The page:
The Cooper Institute
 

Founded in 1970 by the "Father of Aerobics"
Kenneth H. Cooper MD, MPH

 
 
 

The Cooper Institute Texas Legislative Agenda

Written by
Amber Freeland
Posted in

Thursday, Feb 28, 2019


The 2019 Texas Legislature is in full swing, and The Cooper Institute is keeping a close eye on all things related to health and wellness. Founded in Dallas in 1970, The Cooper Institute has a vested interest in the health of our home state.

Our research shows the long-range physical, mental and economic impact of poor health. While Texas is thriving economically, surging healthcare costs could change that trajectory for everyone if we don’t act now to improve public health statewide.

We must ensure that we are building the workforce of the future - one that is highly skilled and productive.


The solution? Improve the health and wellness of our children today so they can become healthy, productive workers tomorrow.

Nearly 40 percent of adults and 20 percent of school-aged children are obese in the United States. Here in Texas, it’s 33 percent for adults and 15 percent, respectively, making us the 14th most obese state in the country. But according to the recent Beyond ABC report by Children’s Health, obesity rates for students in Dallas County have gone down by 29 percent since 2014, proving that change can happen.

Even more alarming are the rising rates of diabetes, hypertension, heart disease, arthritis and obesity-related cancer - all conditions that can be prevented, delayed or managed with regular exercise and improved eating habits. Fitness can also help ward off mental health issues that obese children are more likely to suffer from like social isolation, depression and lower self-esteem.

Texas is one of six states that require the use of FitnessGram by The Cooper Institute to assess the overall physical health of its students. Additionally, FitnessGram is the national test of the Presidential Youth Fitness Program, measuring the fitness levels of over 10 million students across the country in nearly 20,000 schools. Our goal is to have FitnessGram adopted by all 50 states to improve student fitness across the country.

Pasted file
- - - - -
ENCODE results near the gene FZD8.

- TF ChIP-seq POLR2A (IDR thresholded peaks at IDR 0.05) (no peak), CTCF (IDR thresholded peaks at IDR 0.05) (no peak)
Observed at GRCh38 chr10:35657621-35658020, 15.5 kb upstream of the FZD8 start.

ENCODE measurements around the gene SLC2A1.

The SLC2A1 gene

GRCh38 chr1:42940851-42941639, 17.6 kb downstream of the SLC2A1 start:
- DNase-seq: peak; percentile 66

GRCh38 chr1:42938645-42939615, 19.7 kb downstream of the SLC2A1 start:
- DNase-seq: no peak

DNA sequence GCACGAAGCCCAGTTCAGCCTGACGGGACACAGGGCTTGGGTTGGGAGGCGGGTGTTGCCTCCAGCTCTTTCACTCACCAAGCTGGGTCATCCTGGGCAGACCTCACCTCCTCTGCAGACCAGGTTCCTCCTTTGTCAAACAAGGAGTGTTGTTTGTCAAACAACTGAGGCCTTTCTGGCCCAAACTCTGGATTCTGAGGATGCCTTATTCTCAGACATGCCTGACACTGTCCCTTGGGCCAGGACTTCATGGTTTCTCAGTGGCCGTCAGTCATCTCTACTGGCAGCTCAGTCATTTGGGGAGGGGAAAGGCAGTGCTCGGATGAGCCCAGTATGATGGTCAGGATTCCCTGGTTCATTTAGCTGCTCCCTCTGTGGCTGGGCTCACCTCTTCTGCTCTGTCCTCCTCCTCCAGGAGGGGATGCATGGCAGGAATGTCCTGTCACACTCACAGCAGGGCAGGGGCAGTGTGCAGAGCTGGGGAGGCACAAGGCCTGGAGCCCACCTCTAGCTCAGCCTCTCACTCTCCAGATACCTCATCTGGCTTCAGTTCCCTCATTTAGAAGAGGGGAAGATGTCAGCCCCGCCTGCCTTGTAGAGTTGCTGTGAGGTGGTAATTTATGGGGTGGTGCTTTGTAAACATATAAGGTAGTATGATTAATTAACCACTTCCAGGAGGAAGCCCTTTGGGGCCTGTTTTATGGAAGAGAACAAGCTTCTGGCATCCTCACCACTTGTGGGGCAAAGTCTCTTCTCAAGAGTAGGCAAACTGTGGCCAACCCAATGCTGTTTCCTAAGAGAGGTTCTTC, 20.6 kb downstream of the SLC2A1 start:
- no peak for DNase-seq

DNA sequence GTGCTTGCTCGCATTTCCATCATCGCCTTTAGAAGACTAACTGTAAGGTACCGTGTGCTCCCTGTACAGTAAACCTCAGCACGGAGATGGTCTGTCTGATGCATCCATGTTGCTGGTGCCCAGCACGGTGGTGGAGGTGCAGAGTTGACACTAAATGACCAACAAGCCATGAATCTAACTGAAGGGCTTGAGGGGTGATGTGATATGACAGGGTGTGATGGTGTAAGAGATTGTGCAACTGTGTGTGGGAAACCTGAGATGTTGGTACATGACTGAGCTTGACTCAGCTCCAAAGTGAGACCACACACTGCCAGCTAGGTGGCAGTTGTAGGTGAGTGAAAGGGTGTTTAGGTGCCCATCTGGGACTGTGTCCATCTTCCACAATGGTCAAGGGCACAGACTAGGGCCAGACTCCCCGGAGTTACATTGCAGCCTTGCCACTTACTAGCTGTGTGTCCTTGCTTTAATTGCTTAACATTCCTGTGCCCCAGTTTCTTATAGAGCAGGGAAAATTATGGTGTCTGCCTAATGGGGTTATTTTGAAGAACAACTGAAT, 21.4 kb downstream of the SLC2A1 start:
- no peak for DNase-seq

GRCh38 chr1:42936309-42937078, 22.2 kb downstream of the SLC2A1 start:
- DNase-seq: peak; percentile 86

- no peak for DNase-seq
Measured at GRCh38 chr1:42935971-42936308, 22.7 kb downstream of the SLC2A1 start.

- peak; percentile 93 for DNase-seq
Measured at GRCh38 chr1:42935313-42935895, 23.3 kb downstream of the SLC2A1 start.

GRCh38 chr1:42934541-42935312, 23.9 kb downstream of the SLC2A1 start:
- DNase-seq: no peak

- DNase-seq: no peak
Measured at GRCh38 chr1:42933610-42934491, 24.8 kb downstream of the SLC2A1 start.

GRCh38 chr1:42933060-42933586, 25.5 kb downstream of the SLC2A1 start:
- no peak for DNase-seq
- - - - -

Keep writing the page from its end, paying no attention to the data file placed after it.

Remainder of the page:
Recently, FitnessGram has seen some significant upgrades. Our new student reports make it easy for families to understand what is being measured and gives an overall picture of a student’s physical health. We also offer FitnessGram materials in both English and Spanish, helping us reach students and families across increasingly diverse backgrounds.

“Assessment tools like FitnessGram give us the data on their progress so we can make the best instructional decisions for our students’ health,” said Dr. Michael Hinojosa, superintendent of Dallas ISD in a recent interview with The Cooper Institute in the Dallas Business Journal. “There is no doubt in our minds that whole-child health leads to whole-child success. We must focus our efforts on making our children healthier and more active.

But it isn’t just about health; it’s about success.

Research from The Cooper Institute and other entities show that students who are physically fit perform better in school, have higher reading and math scores, fewer behavioral problems and miss fewer days of school.